Thank you, Dan, for this excellent post which identifies two great leadership and organizational qualities: People connections and relationships. These qualities contribute not only to outcomes and success in the traditional sense, but also in a societal role–like workplace, public and school shootings too. You see, authorities have seeking the common denominator of shooters–like drugs, mental illness, guns, et al–but have not considered “unhealthy relationships” or persons who are not experiencing relationship wellness as key. Persons having difficulty getting along well with others express characteristics to control others–especially those closest to them–of criticizing, blaming, judging, complaining, nagging, threatening, and disbelieving, for example–until others don’t want to be around and they become more and more isolated. They fall through our social cracks and ultimately commit their desperate acts in their respective environments. The point is like you say–people connections and relationships.
Far too many technical geniuses become incompetent leaders. And set their team back years!
I loved this! It is by far one of the best pieces I’ve read on this site.
People are human beings first and employees second. No one came to this planet to be born and labeled an employee for most of their life. We are all spiritual beings having a human experience. A workplace should not be ran like a slave plantation. There are great opportunities for development and growth within any organization. This includes spiritual growth. Whether we have an employer or we’re self-employed, we will spend the majority of our time at work. Spiritual growth is important within all aspects of our daily lives. I’m not knocking anyone’s religion, but I am referring to spiritualism in the sense one is connected to a Higher Form of Power, Higher Form of Intelligence. I have worked with people who could “sense” spirit and connection. I always found myself drawn to these people. Throughout the years I have emulated these employees, managers, leaders. They had a deeper insight about the inner workings of life. Almost seemed as though they had an “inner-standing and understanding” about matters. The Universal Consciousness. They were guided by Spirit and moved by Faith.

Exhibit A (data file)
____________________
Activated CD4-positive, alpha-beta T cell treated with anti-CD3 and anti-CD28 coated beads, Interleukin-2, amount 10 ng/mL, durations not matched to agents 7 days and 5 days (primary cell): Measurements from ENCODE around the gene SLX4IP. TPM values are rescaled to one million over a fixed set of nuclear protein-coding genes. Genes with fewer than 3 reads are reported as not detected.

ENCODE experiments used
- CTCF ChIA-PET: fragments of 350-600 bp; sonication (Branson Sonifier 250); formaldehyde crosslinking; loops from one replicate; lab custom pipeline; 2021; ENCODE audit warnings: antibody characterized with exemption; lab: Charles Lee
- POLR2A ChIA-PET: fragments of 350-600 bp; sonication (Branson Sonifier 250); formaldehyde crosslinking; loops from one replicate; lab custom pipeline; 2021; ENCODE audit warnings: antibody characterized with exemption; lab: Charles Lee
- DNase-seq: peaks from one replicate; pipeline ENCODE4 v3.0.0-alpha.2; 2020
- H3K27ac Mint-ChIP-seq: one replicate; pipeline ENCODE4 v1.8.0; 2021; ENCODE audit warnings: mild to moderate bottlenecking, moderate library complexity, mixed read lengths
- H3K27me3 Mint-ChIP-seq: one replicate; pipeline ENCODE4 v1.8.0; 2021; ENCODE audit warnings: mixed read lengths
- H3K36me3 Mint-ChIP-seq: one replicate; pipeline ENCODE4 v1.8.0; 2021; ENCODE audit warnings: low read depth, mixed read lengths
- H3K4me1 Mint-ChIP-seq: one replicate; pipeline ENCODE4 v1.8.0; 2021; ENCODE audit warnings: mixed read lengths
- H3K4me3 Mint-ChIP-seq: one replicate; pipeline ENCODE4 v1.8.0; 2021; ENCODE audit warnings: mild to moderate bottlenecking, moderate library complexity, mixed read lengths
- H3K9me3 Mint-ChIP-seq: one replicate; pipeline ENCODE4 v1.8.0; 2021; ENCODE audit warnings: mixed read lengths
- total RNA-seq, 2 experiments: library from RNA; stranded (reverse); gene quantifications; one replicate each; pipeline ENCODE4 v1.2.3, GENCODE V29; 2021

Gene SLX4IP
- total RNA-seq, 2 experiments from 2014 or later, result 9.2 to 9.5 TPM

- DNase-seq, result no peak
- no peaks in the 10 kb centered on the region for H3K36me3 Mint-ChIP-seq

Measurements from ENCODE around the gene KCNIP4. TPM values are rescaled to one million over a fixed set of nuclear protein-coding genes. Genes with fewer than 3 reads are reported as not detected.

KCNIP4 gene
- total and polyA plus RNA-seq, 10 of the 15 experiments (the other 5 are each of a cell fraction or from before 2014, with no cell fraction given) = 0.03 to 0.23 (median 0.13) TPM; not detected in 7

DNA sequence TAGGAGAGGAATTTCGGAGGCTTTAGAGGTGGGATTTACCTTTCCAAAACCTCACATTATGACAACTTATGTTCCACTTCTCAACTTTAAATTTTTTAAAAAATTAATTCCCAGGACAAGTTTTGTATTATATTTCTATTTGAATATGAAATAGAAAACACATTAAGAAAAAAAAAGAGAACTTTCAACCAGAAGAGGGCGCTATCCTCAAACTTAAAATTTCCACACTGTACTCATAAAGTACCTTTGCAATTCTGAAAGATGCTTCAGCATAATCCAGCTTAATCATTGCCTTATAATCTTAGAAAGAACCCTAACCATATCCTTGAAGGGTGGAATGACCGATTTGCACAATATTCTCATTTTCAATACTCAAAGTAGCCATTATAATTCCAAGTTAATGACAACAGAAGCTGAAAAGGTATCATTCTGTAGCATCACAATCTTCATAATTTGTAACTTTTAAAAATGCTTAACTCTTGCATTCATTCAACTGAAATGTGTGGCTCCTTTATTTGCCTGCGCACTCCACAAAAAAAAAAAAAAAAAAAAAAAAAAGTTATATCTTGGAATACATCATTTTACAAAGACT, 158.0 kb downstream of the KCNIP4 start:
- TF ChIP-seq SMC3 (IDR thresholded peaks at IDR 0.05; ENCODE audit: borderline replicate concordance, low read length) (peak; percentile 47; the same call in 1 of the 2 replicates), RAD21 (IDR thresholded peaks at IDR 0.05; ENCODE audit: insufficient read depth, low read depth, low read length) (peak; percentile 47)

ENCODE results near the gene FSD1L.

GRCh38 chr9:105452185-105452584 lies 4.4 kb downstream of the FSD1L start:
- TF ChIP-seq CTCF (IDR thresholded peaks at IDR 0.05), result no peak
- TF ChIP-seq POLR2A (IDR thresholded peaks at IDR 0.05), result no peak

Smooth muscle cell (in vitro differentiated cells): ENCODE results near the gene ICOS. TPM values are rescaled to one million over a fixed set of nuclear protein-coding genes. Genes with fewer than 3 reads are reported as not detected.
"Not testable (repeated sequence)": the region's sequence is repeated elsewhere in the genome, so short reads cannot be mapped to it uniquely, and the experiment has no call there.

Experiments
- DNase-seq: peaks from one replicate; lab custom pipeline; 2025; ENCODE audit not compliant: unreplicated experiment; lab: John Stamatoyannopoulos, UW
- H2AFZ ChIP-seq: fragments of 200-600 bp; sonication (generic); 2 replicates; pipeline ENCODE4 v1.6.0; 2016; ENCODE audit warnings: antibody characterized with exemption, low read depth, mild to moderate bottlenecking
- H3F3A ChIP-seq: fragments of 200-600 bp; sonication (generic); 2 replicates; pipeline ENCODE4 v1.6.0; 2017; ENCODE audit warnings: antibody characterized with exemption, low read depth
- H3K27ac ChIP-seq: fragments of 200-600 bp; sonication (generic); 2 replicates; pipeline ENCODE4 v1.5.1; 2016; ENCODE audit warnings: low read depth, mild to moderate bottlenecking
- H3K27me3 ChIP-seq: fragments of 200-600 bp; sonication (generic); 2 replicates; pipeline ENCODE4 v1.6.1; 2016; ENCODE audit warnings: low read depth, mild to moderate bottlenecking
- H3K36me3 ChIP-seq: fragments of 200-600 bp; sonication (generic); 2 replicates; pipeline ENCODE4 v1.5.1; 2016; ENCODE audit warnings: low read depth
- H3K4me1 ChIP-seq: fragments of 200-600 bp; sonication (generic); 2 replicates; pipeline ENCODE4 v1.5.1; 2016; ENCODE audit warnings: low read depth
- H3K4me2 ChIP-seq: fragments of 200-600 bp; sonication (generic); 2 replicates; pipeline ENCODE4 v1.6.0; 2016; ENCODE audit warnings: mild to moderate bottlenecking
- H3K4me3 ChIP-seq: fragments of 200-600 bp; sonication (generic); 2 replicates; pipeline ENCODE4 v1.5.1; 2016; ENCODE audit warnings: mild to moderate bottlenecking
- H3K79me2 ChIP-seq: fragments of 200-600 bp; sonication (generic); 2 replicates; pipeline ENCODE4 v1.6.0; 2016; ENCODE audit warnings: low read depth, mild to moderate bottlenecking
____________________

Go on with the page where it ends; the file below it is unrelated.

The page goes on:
Leaders who are spiritual in nature will never see a person as an “employee.” A leader who is spiritual in nature realizes we’re already greatness. Each of us just needs to see our greatness for ourselves. Leadership and management should work with employees and bring out the best qualities for development and growth.
In the workplace, when my superior tells me to do something, I don’t worry about whether he respects me or is empathetic to my needs. This is the workplace: I do what he says, no questions or negotiations. If I have an issue overall with how I am being treated, I will address it with him in private. If his answer does not satisfy me, I have two choices: suck it up and keep my job, or find another one. This coddling of workers in the workplace has got to stop if we want to keep jobs from being farmed out to other countries. Work in China for a few months, see how they do things, then apply those methods here. It is the only way we will ever be competitive in an international workplace.
Not sure if this is a way that will result in connection, trust and desired work output.
How might leaders move from empathy to accountability?